They cross paths constantly.
It’s understandable, really, what with the fact that they’re all apparently best friends, and he and Pym run in the same circles, kind of. Not quite similar enough to warrant this, Grant thinks, curling his lip as he spots Pym and his wife on the other side of the room again, and he’s not even sure what this dinner is even for because he has to attend so many of them. The only thing that matters now is that he somehow manages to avoid the Pyms, which would be easier if it wasn’t for the fact that Bee is going through an especially exaggerated conviction that she and Mary may as well be sisters, and she’s already tugging on his arm and pulling him in their direction.
He briefly panics, thinking wildly of possibly escape routes, and then forces himself back into the present where he’s putting one foot in front of the other across an impromptu dancefloor. Like hell he’s going to spend the rest of the evening hiding from Magnus Pym in the bathroom, and like hell he’s going to admit that that’s precisely what he wants to do.
Mary and Bee are already squealing at each other, complimenting dresses and hair and jewellery and ‘oh, Magnus got it for me, just as a surprise, isn’t he a darling’ followed by ‘oh yes, he sure is!’ and pointed looks from Bee; Grant doesn’t know where to look, because if he stops forcing a smile in her direction he’ll have to look at Pym, who’s wearing a smile of his own that hangs on his face as though it’s the easiest thing in the world. Grant supposes that to other people it looks amicable, the face of a contented person just surveying a room, but of course Grant knows better than that. It’s the kind of smile a person wears when they’re in the presence of someone they know despises them, who also can’t do a damn thing about it. Grant should know, because it’s the only damn smile he ever gets from Magnus Pym.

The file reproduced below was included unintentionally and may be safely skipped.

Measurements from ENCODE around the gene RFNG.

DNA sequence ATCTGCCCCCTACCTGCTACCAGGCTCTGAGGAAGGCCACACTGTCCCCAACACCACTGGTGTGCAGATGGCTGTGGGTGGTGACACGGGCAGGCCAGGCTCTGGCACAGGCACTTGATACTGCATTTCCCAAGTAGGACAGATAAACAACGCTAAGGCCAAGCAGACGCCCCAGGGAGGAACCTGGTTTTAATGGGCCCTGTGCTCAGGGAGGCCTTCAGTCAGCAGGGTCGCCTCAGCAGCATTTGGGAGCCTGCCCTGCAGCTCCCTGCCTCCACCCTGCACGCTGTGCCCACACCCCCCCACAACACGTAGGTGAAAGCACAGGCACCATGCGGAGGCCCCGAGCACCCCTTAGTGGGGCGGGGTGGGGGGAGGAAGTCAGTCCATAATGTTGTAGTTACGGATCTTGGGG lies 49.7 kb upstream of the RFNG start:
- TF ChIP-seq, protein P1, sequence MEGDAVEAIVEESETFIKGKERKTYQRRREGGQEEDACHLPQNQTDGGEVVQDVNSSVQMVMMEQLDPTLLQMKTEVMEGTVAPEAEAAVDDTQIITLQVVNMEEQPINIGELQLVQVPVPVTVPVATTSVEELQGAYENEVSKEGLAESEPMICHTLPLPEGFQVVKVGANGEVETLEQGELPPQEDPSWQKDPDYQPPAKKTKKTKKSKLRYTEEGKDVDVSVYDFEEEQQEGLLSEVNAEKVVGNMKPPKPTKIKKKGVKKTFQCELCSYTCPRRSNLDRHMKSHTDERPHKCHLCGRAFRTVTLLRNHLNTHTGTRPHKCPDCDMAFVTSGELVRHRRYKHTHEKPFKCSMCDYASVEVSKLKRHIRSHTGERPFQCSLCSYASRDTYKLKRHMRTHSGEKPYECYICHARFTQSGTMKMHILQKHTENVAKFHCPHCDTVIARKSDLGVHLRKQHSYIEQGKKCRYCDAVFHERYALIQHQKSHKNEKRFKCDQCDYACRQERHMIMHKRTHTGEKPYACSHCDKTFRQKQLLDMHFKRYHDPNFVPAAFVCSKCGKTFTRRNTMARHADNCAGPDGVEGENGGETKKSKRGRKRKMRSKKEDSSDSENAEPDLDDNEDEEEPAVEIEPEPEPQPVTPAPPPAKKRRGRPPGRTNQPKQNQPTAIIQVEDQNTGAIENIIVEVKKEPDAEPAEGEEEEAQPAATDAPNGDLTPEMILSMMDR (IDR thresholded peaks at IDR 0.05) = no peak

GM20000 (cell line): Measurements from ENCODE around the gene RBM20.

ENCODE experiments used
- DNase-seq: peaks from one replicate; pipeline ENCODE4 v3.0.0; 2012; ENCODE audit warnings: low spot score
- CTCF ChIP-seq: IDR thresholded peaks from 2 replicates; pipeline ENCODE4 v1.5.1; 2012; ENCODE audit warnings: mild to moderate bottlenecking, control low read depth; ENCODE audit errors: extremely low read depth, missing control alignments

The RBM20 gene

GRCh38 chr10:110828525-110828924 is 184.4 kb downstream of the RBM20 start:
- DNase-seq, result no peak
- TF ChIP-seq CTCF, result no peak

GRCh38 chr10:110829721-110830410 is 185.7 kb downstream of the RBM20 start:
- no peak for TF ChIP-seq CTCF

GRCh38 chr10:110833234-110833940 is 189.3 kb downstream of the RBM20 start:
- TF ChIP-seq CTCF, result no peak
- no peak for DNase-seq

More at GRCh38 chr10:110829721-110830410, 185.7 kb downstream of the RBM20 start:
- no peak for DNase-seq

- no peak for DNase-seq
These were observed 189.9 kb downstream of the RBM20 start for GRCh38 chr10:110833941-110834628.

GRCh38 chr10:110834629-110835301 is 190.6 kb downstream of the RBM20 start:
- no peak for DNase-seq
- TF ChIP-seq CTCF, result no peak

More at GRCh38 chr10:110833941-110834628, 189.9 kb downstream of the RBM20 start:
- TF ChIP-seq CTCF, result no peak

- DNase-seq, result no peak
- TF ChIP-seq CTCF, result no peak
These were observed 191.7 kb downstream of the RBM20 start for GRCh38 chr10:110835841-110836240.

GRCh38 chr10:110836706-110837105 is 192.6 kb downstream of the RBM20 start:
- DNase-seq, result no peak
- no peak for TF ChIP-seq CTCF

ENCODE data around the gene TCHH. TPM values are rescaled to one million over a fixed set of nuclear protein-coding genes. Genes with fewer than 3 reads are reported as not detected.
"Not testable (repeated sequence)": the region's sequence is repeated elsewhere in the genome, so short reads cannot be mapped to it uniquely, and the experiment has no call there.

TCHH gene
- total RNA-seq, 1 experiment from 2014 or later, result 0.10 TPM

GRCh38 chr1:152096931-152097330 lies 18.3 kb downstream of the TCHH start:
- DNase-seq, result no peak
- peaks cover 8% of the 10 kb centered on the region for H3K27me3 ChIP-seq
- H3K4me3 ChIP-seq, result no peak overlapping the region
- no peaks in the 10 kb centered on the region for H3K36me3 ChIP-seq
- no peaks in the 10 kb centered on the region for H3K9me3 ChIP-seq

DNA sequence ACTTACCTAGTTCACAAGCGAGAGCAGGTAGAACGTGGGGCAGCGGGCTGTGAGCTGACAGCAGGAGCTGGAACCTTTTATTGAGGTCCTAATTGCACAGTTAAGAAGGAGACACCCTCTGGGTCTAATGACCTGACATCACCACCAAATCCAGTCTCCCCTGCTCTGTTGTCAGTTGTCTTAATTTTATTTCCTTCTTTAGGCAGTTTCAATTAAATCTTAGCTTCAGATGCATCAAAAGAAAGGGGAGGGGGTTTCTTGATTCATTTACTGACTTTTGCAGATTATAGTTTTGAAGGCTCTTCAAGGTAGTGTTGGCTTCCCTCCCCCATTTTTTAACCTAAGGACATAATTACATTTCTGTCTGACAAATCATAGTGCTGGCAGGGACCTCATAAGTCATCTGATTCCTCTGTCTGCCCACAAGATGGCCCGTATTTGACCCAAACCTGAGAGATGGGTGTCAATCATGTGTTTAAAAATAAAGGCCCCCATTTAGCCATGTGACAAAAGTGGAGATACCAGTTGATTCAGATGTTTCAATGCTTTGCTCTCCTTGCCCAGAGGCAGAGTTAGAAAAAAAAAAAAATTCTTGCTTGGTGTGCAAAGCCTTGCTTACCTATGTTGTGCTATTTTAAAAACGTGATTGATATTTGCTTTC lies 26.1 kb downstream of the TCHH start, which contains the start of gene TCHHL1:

“Evening, Grant,” Pym says, that perfect blend of pleasant and informal that always forces Grant to remember that as far as anyone is concerned, they’re best pals.
“Little slow, isn’t it?” Grant asks, also pleasantly, but with just enough stress in the words that there would be no mistaking the criticism. Perhaps if he could make it clear that he was displeased about something, Pym would be able to infer the fact that he was essentially a captive here. Judging by the flicker of amusement Grant sees in his eyes, he’s worked it out. Bastard.
“How many of these is it now?” Pym asks. “Has to be the third one in two weeks. Bit excessive, wouldn’t you say?”
“The wives seems to be enjoying themselves at least,” Grant said, still secretly blaming Bee for everything.